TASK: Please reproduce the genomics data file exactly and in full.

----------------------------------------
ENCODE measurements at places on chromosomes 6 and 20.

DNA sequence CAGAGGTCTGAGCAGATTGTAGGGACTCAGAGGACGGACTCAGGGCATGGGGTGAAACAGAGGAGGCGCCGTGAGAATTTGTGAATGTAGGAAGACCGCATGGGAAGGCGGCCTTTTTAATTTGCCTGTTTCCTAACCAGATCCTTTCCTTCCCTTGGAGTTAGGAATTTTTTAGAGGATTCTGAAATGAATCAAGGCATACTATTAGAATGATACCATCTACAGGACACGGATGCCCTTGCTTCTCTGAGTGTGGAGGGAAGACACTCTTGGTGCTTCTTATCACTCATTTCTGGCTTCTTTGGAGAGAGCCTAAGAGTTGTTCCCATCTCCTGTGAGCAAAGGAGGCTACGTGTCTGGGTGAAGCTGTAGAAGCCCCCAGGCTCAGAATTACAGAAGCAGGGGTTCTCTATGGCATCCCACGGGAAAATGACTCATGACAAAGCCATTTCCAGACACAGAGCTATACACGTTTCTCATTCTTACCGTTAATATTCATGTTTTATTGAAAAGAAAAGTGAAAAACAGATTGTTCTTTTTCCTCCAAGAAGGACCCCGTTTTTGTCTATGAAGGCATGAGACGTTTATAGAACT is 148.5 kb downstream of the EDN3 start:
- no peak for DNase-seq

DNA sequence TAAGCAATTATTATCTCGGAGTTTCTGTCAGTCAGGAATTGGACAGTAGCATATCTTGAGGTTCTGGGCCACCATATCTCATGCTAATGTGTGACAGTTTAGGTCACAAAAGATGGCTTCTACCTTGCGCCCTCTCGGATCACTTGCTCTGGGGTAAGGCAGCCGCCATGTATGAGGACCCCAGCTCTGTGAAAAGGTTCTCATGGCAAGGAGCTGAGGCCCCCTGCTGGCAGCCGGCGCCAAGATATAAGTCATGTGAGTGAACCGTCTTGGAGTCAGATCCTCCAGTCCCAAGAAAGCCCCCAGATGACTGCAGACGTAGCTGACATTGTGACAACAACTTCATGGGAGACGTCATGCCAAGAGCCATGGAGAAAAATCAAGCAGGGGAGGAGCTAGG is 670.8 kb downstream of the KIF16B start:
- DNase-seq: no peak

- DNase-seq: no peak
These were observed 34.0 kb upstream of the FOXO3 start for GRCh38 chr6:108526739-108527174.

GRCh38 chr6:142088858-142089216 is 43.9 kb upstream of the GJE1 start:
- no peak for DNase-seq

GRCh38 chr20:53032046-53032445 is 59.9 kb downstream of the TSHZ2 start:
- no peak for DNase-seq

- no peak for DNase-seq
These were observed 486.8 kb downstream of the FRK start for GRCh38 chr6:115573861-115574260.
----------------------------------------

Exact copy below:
ENCODE measurements at places on chromosomes 6 and 20.

DNA sequence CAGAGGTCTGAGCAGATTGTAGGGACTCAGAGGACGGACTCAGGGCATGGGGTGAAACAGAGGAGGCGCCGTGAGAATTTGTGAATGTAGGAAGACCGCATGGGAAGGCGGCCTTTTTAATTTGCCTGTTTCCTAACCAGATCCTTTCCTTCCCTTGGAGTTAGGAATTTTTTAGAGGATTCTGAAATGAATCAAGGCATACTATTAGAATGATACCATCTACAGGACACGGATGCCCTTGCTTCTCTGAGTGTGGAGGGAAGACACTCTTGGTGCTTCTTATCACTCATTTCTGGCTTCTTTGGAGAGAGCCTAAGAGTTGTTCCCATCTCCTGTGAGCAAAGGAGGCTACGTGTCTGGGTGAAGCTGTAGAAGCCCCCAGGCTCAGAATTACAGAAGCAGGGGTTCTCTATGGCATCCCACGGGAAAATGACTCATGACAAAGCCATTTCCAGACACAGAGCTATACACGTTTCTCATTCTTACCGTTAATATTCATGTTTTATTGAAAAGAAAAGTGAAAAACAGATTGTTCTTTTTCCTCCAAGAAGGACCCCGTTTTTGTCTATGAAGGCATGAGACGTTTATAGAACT is 148.5 kb downstream of the EDN3 start:
- no peak for DNase-seq

DNA sequence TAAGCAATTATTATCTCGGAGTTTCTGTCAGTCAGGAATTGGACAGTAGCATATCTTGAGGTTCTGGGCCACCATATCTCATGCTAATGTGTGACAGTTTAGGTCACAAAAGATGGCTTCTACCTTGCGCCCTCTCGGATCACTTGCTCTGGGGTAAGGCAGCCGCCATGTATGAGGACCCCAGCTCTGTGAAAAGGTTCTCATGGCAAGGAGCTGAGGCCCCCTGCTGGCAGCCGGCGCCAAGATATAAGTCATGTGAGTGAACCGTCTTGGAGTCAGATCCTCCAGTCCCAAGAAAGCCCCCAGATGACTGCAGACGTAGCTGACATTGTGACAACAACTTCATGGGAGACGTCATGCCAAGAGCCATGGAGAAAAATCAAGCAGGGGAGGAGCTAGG is 670.8 kb downstream of the KIF16B start:
- DNase-seq: no peak

- DNase-seq: no peak
These were observed 34.0 kb upstream of the FOXO3 start for GRCh38 chr6:108526739-108527174.

GRCh38 chr6:142088858-142089216 is 43.9 kb upstream of the GJE1 start:
- no peak for DNase-seq

GRCh38 chr20:53032046-53032445 is 59.9 kb downstream of the TSHZ2 start:
- no peak for DNase-seq

- no peak for DNase-seq
These were observed 486.8 kb downstream of the FRK start for GRCh38 chr6:115573861-115574260.